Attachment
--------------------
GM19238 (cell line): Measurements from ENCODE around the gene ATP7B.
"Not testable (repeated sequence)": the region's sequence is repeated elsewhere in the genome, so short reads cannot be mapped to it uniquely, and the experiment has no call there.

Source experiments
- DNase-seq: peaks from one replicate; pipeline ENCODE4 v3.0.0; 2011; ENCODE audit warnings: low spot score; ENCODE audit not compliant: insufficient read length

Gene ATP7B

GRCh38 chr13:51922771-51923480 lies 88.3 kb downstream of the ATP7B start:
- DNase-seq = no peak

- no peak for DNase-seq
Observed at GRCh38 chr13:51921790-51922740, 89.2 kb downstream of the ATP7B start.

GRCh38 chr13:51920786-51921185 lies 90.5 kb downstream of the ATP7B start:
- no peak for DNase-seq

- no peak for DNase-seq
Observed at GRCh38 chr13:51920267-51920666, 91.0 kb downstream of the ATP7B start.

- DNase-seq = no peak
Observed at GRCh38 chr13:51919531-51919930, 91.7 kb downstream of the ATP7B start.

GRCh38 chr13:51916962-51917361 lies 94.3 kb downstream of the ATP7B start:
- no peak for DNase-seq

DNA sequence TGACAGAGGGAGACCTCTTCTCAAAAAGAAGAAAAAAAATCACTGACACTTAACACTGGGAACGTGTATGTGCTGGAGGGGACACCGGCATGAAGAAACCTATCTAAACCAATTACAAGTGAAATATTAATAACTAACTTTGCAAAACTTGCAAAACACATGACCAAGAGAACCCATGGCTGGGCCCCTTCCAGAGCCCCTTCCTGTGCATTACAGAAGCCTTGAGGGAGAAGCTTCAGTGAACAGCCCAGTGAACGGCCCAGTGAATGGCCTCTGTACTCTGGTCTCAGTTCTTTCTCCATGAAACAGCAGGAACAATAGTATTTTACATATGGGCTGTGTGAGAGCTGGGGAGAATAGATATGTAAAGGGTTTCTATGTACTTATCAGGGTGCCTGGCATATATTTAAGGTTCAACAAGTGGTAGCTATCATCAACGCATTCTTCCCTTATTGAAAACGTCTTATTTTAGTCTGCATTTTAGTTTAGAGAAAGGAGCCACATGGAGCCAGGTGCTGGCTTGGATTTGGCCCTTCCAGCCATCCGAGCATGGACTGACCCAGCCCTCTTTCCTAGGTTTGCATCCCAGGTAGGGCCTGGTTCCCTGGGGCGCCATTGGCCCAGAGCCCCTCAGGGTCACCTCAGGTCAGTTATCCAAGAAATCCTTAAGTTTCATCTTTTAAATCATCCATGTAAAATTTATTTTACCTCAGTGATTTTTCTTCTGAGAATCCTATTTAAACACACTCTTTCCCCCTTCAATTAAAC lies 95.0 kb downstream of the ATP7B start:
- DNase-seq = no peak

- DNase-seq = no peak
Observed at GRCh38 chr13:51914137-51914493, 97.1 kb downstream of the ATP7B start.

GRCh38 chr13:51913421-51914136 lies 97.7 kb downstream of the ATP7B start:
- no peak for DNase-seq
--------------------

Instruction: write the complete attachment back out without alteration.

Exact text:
GM19238 (cell line): Measurements from ENCODE around the gene ATP7B.
"Not testable (repeated sequence)": the region's sequence is repeated elsewhere in the genome, so short reads cannot be mapped to it uniquely, and the experiment has no call there.

Source experiments
- DNase-seq: peaks from one replicate; pipeline ENCODE4 v3.0.0; 2011; ENCODE audit warnings: low spot score; ENCODE audit not compliant: insufficient read length

Gene ATP7B

GRCh38 chr13:51922771-51923480 lies 88.3 kb downstream of the ATP7B start:
- DNase-seq = no peak

- no peak for DNase-seq
Observed at GRCh38 chr13:51921790-51922740, 89.2 kb downstream of the ATP7B start.

GRCh38 chr13:51920786-51921185 lies 90.5 kb downstream of the ATP7B start:
- no peak for DNase-seq

- no peak for DNase-seq
Observed at GRCh38 chr13:51920267-51920666, 91.0 kb downstream of the ATP7B start.

- DNase-seq = no peak
Observed at GRCh38 chr13:51919531-51919930, 91.7 kb downstream of the ATP7B start.

GRCh38 chr13:51916962-51917361 lies 94.3 kb downstream of the ATP7B start:
- no peak for DNase-seq

DNA sequence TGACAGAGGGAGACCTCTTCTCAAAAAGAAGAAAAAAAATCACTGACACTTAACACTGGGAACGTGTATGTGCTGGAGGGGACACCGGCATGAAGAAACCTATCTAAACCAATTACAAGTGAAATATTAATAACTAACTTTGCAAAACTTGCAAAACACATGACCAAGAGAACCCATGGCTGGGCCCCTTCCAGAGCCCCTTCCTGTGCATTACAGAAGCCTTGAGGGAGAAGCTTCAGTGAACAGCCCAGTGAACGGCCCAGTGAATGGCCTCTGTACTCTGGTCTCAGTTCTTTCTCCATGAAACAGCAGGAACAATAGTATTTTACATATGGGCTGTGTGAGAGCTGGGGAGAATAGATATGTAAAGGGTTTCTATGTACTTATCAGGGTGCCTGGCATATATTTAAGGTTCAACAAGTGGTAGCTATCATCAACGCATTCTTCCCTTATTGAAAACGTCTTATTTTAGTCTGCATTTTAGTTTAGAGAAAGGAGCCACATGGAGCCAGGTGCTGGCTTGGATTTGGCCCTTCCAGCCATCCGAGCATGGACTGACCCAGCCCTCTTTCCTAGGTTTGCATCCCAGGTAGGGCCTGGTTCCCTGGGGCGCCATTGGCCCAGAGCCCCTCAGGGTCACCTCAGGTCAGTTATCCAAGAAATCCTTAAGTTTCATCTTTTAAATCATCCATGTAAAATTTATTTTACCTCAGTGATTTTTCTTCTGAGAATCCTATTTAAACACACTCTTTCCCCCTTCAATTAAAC lies 95.0 kb downstream of the ATP7B start:
- DNase-seq = no peak

- DNase-seq = no peak
Observed at GRCh38 chr13:51914137-51914493, 97.1 kb downstream of the ATP7B start.

GRCh38 chr13:51913421-51914136 lies 97.7 kb downstream of the ATP7B start:
- no peak for DNase-seq